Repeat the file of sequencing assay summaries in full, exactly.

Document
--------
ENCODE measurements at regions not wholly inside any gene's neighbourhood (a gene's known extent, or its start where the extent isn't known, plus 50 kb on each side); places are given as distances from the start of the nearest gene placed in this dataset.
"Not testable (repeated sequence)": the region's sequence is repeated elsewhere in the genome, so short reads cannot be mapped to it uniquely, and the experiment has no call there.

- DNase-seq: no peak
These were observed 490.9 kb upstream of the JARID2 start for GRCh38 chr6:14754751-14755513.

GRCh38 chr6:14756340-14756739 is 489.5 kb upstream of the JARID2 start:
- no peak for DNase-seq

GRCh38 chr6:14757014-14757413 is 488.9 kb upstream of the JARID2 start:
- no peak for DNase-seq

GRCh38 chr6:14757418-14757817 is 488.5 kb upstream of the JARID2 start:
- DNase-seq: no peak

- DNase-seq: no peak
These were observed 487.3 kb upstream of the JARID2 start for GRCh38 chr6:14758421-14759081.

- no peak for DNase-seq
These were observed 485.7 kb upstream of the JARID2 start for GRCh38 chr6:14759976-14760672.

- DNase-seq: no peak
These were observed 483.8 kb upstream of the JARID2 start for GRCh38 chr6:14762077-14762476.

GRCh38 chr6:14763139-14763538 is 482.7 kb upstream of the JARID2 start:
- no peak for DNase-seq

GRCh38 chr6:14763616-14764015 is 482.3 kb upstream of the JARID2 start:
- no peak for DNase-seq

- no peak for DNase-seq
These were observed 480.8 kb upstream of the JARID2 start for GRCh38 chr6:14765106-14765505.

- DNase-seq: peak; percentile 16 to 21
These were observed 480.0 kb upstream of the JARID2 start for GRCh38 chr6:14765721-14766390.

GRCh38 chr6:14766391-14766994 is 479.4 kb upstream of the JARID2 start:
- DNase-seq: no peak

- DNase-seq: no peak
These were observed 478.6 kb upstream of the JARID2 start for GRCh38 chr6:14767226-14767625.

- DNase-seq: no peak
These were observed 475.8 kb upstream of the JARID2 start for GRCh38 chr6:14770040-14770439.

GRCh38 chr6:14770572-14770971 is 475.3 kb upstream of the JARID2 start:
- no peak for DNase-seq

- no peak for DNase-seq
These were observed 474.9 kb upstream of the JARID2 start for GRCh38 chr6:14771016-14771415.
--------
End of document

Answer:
ENCODE measurements at regions not wholly inside any gene's neighbourhood (a gene's known extent, or its start where the extent isn't known, plus 50 kb on each side); places are given as distances from the start of the nearest gene placed in this dataset.
"Not testable (repeated sequence)": the region's sequence is repeated elsewhere in the genome, so short reads cannot be mapped to it uniquely, and the experiment has no call there.

- DNase-seq: no peak
These were observed 490.9 kb upstream of the JARID2 start for GRCh38 chr6:14754751-14755513.

GRCh38 chr6:14756340-14756739 is 489.5 kb upstream of the JARID2 start:
- no peak for DNase-seq

GRCh38 chr6:14757014-14757413 is 488.9 kb upstream of the JARID2 start:
- no peak for DNase-seq

GRCh38 chr6:14757418-14757817 is 488.5 kb upstream of the JARID2 start:
- DNase-seq: no peak

- DNase-seq: no peak
These were observed 487.3 kb upstream of the JARID2 start for GRCh38 chr6:14758421-14759081.

- no peak for DNase-seq
These were observed 485.7 kb upstream of the JARID2 start for GRCh38 chr6:14759976-14760672.

- DNase-seq: no peak
These were observed 483.8 kb upstream of the JARID2 start for GRCh38 chr6:14762077-14762476.

GRCh38 chr6:14763139-14763538 is 482.7 kb upstream of the JARID2 start:
- no peak for DNase-seq

GRCh38 chr6:14763616-14764015 is 482.3 kb upstream of the JARID2 start:
- no peak for DNase-seq

- no peak for DNase-seq
These were observed 480.8 kb upstream of the JARID2 start for GRCh38 chr6:14765106-14765505.

- DNase-seq: peak; percentile 16 to 21
These were observed 480.0 kb upstream of the JARID2 start for GRCh38 chr6:14765721-14766390.

GRCh38 chr6:14766391-14766994 is 479.4 kb upstream of the JARID2 start:
- DNase-seq: no peak

- DNase-seq: no peak
These were observed 478.6 kb upstream of the JARID2 start for GRCh38 chr6:14767226-14767625.

- DNase-seq: no peak
These were observed 475.8 kb upstream of the JARID2 start for GRCh38 chr6:14770040-14770439.

GRCh38 chr6:14770572-14770971 is 475.3 kb upstream of the JARID2 start:
- no peak for DNase-seq

- no peak for DNase-seq
These were observed 474.9 kb upstream of the JARID2 start for GRCh38 chr6:14771016-14771415.